A team of scientists from the Free University of Amsterdam, led by Mike Bartels and Bart Baselmans, discovered in DNA sequences that are related to the perception of happiness and meaningful existence. To do this, specialists needed to study the genome of more than 220 thousand people.
All DNA samples of volunteers participating in the study of scientists were obtained from the British biobank. Also, each participant in the experiment passed a questionnaire in which it was necessary to answer a list of questions related to understanding happiness and well-being. Then, scientists compared data on what genetic variations in DNA lead to differences in the meaning of life.
As a result, experts discovered two genetic variations associated with the idea of the meaning of life, and six genetic variations associated with the perception of happiness. We are talking about genes that are expressed in various parts of the brain.
Experts believe that the data gained through experience can be used to help people be happier.
“We live in a society in which everyone expects prosperity and high achievements in order to live a full life. If science has a clearer picture of the relationship between differences between people at the genetic level and their differences in understanding happiness, scientists will be able to use this information to help those who feel less happy or cannot find a goal in life, ”comments Professor Mike Bartels .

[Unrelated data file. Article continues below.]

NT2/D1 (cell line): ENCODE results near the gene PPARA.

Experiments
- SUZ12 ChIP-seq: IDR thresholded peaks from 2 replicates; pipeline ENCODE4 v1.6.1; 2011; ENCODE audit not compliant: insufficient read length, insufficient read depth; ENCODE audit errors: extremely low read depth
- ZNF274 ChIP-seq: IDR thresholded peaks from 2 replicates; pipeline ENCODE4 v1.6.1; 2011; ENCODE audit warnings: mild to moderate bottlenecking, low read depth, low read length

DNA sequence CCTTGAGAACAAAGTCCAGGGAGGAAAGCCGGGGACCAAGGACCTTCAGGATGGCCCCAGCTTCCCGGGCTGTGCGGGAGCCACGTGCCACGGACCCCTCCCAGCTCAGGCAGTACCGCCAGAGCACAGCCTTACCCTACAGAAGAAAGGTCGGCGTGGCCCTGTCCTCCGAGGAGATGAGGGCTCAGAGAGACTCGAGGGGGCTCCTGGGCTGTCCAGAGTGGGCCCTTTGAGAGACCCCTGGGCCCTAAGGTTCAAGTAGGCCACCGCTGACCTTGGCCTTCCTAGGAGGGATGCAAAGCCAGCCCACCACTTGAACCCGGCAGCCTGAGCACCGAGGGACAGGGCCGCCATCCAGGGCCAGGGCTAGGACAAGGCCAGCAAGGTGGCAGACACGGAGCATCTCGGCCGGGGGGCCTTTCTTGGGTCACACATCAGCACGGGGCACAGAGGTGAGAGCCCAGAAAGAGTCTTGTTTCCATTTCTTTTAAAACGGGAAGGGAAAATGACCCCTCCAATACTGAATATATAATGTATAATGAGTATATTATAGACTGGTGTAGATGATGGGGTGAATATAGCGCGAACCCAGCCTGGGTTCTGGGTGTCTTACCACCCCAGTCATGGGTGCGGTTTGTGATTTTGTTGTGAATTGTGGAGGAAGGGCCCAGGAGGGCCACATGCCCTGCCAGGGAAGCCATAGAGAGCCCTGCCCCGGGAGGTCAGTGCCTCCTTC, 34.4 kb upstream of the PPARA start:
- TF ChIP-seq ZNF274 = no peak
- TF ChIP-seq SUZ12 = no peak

Previously, other researchers have already managed to link some fragments of the genome with what a person understands as “happiness”. The result of a new study by Dutch scientists shows that other psychological differences are encoded in human DNA. For example, depending on the expression of genes, people can set themselves different life goals or have a different attitude to the search for the meaning of life.